Company: Ronco Corp. (sold in 2005)
Born: New York City, 1935
Education: Six months at University of Illinois at Urbana Champaign
Career Turning Point: In 1967, a friend told him he should take his company public. Popeil's response: "What's that?" Ronco appeared on the American Stock Exchange in 1969.
Most Influential People: Casino developer Steve Wynn. Also, his father Samuel Popeil, an inventor who developed the Veg-O-Matic and Popeil's Pocket Fisherman.
Personal: Fourth marriage; five daughters, ranging in age from 6 to 49
Hobby: Cooking and fishing
Ron Popeil started selling gadgets at street markets but graduated to TV commercials soon after founding Ronco Corp. in 1964. He appeared in the ads without a script, demonstrating the products and delivering the pitches he had perfected while working the crowds. His ads created a direct-response vernacular with such phrases as "slices and dices," "but wait there's more!" and "operators are standing by." Early successes such as the Veg-O-Matic food-chopping machine eventually gave way to more expensive products such as food dehydrators and rotisserie cookers. In 2005, Popeil sold Ronco Corp. for $55 million; two years later it declared bankruptcy. In August, investment firm Marlin Equity Partners bought it for $6.5 million. Popeil spoke with the Business Journal in the living room of his Beverly Hills home. When a cooking timer sounded during the interview he retrieved a turkey from a prototype fryer in his kitchen-laboratory. Popeil said the turkey fryer, set to sell on airwaves in 2008, will be the last invention of his career.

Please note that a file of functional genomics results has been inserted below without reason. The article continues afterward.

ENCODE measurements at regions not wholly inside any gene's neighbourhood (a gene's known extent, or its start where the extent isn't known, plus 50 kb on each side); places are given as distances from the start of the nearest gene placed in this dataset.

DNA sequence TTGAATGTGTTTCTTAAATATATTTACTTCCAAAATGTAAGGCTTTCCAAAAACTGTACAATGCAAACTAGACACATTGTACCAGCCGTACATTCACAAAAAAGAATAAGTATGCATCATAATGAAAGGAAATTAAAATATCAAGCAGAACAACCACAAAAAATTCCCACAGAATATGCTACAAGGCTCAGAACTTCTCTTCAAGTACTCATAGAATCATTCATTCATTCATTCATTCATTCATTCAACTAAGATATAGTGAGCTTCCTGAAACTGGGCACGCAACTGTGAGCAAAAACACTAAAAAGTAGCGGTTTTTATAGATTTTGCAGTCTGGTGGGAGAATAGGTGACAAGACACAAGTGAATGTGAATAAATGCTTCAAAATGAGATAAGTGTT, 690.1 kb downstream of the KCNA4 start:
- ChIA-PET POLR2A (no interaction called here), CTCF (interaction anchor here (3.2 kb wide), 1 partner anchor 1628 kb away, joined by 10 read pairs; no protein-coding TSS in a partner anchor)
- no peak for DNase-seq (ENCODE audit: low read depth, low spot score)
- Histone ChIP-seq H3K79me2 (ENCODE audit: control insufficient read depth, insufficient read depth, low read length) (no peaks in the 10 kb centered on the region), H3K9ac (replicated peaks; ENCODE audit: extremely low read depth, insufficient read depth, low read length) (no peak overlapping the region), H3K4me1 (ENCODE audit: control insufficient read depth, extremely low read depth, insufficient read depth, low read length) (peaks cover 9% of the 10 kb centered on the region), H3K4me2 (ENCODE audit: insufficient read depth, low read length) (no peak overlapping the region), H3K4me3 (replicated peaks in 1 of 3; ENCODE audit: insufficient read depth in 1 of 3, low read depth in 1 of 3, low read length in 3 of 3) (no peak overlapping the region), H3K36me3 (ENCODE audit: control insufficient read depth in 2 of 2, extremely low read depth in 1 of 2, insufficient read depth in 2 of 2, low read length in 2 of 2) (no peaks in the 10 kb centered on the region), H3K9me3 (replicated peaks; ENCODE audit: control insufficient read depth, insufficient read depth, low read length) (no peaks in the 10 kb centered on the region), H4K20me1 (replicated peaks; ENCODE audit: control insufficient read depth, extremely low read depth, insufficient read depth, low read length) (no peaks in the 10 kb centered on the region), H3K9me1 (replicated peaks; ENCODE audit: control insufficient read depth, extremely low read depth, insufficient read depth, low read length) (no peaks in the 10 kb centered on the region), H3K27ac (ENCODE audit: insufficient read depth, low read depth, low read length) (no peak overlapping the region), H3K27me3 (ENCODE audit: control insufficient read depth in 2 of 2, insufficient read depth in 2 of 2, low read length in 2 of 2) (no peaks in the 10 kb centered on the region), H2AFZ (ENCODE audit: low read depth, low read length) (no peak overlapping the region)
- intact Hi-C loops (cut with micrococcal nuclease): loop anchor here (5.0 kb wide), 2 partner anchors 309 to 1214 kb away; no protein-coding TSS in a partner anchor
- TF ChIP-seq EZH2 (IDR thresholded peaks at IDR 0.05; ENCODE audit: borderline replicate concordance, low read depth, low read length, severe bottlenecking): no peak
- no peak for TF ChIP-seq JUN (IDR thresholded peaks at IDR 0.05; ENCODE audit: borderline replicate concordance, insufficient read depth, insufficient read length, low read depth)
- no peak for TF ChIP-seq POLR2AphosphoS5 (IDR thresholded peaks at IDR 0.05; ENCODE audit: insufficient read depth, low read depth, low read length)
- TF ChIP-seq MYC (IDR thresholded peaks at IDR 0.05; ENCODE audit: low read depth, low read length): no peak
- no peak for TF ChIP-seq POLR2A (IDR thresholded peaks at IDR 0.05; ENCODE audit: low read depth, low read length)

Question: Can you talk about your famous products, starting with the Pocket Fisherman?
Answer: I have a fishing boat in Ketchikan, Alaska, named Popeil's Pocket Fisherman. Do I use it up there? Yes. Have I caught fish? A lot of fish. Salmon? Well, wait a second. I nailed a salmon with that Pocket Fisherman, a king salmon. It flew out of my hand shortly after the fish bit the hook. Somewhere out of Ketchikan there's a salmon dragging a Popeil's Pocket Fisherman around.
Q: It doesn't work for salmon?
A: But for small fish 8 to 10 pounds, bass Pocket Fisherman was one of the greatest inventions on the planet.
A: Way ahead of its time. It was the predecessor of the Cuisinart. In its day, it did a great job. In today's world no one would buy it. There are too many products that work faster and easier.
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